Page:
Gov. Kathy Hochul on Thursday responded to questions about New York Attorney General Letitia James' decision to leave the race for governor of New York, saying, "I respect her tremendously."  Credit: NY Governor's Office

ALBANY — Letitia James, New York’s attorney general, announced Thursday she was withdrawing from the governor's race, eliminating the candidate many considered Gov. Kathy Hochul's most formidable challenger in a Democratic primary.

Just six weeks after jumping in the race, James reversed course and said she wants to continue in her current office.

"I have come to the conclusion that I must continue my work as attorney general," James said. "There are a number of important investigations and cases that are underway and I intend to finish the job. I am running for reelection to complete the work New Yorkers elected me to do."

What to know

New York State Attorney General Letitia James announced Thursday she was ending her Democratic primary challenge to Gov. Kathy Hochul.

Just six weeks after entering the race, James reversed course and said she wanted to remain in her current job.

Rep. Tom Suozzi (D-Glen Cove) and New York Public Advocate Jumaane Williams remained in the Democratic primary race.

The news came as party insiders said James was struggling to raise campaign money compared with Hochul, and Democratic officials were trying to get party members to rally behind the governor.

It also came two days after a new statewide poll showing Hochul with an 18-point lead over James, her nearest challenger.

"I think this was a selfless thing for [James] to do, for the benefit of party unity," Jay Jacobs, state and Nassau County Democratic chairman, told Newsday.

James entered the governor's race in October — against Jacobs' wishes — just two months after her office's investigation of sexual harassment allegations against former Gov. Andrew M. Cuomo triggered his resignation.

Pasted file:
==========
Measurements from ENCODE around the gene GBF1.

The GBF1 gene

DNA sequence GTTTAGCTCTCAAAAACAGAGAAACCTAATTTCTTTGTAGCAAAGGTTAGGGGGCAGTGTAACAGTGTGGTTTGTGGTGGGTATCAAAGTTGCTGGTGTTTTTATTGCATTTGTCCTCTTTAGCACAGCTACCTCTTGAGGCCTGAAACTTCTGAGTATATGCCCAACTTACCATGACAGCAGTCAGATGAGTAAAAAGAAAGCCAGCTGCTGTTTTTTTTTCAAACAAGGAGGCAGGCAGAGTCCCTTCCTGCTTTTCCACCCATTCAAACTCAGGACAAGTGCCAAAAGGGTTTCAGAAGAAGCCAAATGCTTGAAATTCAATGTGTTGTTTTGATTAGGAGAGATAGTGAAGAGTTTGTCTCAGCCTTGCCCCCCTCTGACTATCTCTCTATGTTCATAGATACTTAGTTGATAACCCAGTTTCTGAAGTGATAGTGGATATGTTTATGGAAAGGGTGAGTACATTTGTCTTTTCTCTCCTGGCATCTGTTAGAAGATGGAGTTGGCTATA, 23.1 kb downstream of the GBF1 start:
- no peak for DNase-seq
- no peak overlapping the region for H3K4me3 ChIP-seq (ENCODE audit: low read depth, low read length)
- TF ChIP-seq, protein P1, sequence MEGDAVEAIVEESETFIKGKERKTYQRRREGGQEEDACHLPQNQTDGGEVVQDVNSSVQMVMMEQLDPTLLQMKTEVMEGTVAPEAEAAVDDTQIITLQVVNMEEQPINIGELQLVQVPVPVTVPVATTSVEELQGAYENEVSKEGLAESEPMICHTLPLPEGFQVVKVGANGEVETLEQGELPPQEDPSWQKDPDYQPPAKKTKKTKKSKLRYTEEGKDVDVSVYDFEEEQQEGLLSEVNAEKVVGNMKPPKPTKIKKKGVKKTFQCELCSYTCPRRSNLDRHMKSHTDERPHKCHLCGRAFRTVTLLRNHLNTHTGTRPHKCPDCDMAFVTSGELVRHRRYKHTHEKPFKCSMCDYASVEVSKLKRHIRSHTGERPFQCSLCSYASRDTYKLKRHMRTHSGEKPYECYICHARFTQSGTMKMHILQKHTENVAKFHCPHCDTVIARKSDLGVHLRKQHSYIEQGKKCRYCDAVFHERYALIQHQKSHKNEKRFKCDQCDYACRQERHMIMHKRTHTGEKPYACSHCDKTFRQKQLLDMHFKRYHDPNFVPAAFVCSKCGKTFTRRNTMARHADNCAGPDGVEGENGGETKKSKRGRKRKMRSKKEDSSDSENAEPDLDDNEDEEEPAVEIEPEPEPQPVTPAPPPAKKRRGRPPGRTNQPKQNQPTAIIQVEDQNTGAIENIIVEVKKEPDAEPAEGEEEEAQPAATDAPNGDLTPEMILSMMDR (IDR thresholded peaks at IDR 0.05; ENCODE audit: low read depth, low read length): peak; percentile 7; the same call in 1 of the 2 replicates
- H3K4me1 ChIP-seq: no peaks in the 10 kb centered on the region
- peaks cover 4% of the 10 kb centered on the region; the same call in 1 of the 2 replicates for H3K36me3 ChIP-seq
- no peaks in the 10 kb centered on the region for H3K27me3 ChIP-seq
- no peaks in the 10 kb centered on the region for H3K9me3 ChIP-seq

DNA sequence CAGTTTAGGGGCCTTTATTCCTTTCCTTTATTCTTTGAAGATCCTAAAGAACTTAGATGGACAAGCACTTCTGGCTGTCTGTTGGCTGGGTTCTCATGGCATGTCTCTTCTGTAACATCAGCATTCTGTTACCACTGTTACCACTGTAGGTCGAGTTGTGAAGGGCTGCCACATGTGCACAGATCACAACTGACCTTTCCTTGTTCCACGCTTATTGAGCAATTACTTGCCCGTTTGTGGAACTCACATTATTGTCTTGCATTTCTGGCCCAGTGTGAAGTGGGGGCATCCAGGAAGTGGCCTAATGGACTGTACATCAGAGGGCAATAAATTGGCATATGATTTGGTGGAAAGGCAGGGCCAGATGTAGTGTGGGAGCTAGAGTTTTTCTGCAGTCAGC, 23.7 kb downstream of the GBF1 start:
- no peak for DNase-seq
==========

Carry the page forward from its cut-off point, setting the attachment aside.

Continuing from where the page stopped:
Based in Brooklyn, and friendly with big unions and progressive groups, James was seen as Hochul's strongest challenger in the primary.

James also was pursuing a historic quest to become the first Black woman elected governor in the nation.

But analysts said the Siena College poll released this week showed she wasn't gaining traction.

"She jumped in but it did not change the race" in terms of shaking it up, Marist College pollster Lee Miringoff said.

"There wasn't a lot of visibility and the poll numbers are what they are," Miringoff said of James' campaign.

At a news conference about two hours after James' announcement, Hochul said the attorney general had phoned her in the morning to tell her of the decision.

Hochul said it was a "cordial" and "respectful" conversation with discussions about continuing to work together with James as attorney general.

Hochul endorsed James' reelection and added, "I look forward to having her on the ticket."

Although James' withdrawal had brought "a change in circumstances … I always, always, always run like an underdog," Hochul said.

"I'm a Buffalo Bills fan, I'm used to being an underdog," she continued. "And in my mind, I'm down and I work hard and that's the hallmark of my successes — no matter what a poll shows, no matter what the landscape looks like. … Unless everyone drops out, we will have a primary and I'm expecting that."